Sounds like you need a consultant
I know this is going to seem like a really naive question, but is there a general plan for setting up the brewery? What I mean is, what do I do first? I have the company, name , basic recipes and a general idea of where, what and how much. Plus a decent start on a business plan. What I don't know is what order do I really need to be doing this in.
Any help would be appreciated, I'm feeling a bit overwhelmed right now if you can't tell. I'm in GA if that helps.
Thanks in advance,
does this make sense at all? AAAAAAARRRRRRRRGGGGGHhhh!
Sounds like you need a consultant
The First Order of Business is to get your hands on a brewery planner from IBS in Colorado(3034470816). They are also very helpful if your a member. Then you need to raise the capital, but you need to have completed your business plan and visited your state and local agencies.( City, ATF, State alcohol, Fire dept etc.) This info along with demographics of your local should be included in your BP. Once you have the capital in hand hire a consultant or brewmaster that has been involved in a start up before. This will save you huge bucks!!!(Brewers Publications, Division of the Association of brewers, PO Box 1679, Boulder, CO 80306-1679,Tel3034470816)
Good thread here:
Some things to do:
1. Raise the money. Lots of it. At least three times what you think you need.
2. Find the location.
3. Get all the necessary permits.
4. Get the needed equipment.
5. Brew a lot of test batches at home, and bottle them for sales samples!
6. Arrange your distribution, and line up your initial accounts.
8. Brew your first batches. Prayer optional.
9. Sell your first GOOD beer.
10. Keep on brewing...
ps - feel free to contact me if you need a consultant!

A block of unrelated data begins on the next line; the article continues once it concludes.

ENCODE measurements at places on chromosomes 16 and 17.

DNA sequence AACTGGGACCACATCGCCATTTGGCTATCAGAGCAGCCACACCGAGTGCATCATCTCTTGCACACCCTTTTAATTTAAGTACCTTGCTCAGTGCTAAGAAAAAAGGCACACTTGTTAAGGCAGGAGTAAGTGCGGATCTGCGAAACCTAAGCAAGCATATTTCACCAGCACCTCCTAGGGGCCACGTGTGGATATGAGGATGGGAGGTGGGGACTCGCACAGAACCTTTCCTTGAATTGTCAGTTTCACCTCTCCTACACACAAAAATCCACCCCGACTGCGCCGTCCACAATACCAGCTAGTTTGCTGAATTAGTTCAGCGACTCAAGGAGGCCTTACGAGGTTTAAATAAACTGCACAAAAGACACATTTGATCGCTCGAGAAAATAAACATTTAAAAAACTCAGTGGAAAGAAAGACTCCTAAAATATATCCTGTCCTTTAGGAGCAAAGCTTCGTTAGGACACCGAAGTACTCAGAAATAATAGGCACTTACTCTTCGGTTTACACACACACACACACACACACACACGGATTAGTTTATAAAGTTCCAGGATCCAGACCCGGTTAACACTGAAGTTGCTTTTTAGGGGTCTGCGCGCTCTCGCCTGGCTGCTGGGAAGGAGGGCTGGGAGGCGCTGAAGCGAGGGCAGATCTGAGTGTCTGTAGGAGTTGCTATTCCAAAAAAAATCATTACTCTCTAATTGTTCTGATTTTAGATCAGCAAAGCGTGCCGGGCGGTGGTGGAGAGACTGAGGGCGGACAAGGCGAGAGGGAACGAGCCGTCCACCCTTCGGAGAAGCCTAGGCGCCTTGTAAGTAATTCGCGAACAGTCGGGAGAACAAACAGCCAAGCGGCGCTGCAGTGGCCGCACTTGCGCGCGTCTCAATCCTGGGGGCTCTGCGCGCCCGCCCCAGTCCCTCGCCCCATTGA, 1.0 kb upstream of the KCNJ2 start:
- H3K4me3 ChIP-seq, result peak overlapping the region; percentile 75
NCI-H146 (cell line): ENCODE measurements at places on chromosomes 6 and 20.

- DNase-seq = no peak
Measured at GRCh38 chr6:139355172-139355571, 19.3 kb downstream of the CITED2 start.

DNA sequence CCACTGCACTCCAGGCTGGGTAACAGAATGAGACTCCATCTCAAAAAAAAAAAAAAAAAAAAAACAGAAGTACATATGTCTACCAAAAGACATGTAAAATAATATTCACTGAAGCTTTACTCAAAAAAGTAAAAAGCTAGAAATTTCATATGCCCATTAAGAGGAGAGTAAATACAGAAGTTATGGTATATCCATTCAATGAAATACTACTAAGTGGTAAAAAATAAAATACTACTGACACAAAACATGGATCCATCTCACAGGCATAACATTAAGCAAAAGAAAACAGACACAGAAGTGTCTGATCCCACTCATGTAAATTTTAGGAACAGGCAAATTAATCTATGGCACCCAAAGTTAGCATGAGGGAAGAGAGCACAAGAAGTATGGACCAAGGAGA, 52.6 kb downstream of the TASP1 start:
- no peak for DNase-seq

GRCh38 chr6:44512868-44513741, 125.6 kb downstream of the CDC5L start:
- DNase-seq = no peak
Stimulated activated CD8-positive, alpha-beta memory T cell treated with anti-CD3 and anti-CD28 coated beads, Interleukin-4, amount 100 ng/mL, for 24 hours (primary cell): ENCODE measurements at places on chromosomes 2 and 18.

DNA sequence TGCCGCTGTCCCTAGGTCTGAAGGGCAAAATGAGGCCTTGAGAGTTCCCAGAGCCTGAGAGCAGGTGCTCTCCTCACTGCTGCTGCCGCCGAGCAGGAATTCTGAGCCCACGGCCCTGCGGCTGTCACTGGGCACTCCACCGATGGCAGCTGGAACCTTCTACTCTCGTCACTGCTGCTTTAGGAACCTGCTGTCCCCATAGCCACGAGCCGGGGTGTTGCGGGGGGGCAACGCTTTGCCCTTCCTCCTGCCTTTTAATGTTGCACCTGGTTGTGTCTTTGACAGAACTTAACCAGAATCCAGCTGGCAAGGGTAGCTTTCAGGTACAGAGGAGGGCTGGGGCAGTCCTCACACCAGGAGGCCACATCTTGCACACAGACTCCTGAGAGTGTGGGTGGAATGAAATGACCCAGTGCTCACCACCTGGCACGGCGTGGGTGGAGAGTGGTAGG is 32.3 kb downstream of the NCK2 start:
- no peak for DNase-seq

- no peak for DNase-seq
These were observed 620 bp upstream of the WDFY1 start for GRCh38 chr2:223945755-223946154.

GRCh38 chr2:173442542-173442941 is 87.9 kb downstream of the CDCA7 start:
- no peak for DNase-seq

Last edited by tarmadilo; 05-25-2004 at 07:20 PM.
Tarmadilo usually gives good advice, but this time I'm gonna have to disagree. Unless you have a home brewery that really kicks some serious ass and I've seen 1 in my entire life, then I'd refrain from homebrewing commercial samples. You only get one chance to make a first impression as the saying goes. If you're giving samples to friends and family to try to show them your enthusiasm, great. If your going to potential accounts to try to get them to buy your products, WHOA there big fella. This is a business, not a hobby. These are professionals with whom you are competing.
Just a thought.
I guess I should be more specific!
My suggestion is to brew small test batches to zero in on recipes, and use the beer from the batches you're planning on duplicating for samples. We did this at one startup, and it helped us line up several accounts before we had any product. I made the sales calls with our owner/salesman, and we were very careful to explain that this was beer brewed in very small test batches, and that our full-scale brewery-brewed beer would probably be similar but not identical.
Having something tasty for them to drink while talking directly to the brewer gave us a lot more credibility to potential accounts!
It's essential to be able to brew consistently and accurately reproduce the smaller batch beers! This goes to what Ted said, and I'd note that I was an experienced professional brewer when I did that.
Last edited by tarmadilo; 05-26-2004 at 07:25 AM.
If you want to not just open a brewery but also be successful, I would stop all your plans immediately, and get a job in the type of brewery you wish to start. If you have no clue what sort of planning it takes, you will probably have no clue about operations either. The knowledge gained from one year of volunteering or even getting paid in a brewery will save you at least a third of start-up costs, steer you in a more viable direction, and perhaps keep you from jumping off a bridge.
I run Beer Czar Consulting and provide management and marketing services to craft breweries. Please see www.beerczar.com for complete information. I would be happy to help you in any way I can.
Beer Czar Consulting
Management and Marketing Consulting for the Craft Brewing Industry
Wow, thanks to all of you. This place is great! Lots of good info to mull over. Some may be hearing from me in the future about the consulting. I was just feeling a bit overwhelmed and needed to vent my frusrtation. I'm doing this by myself and the info. overload finally caught up.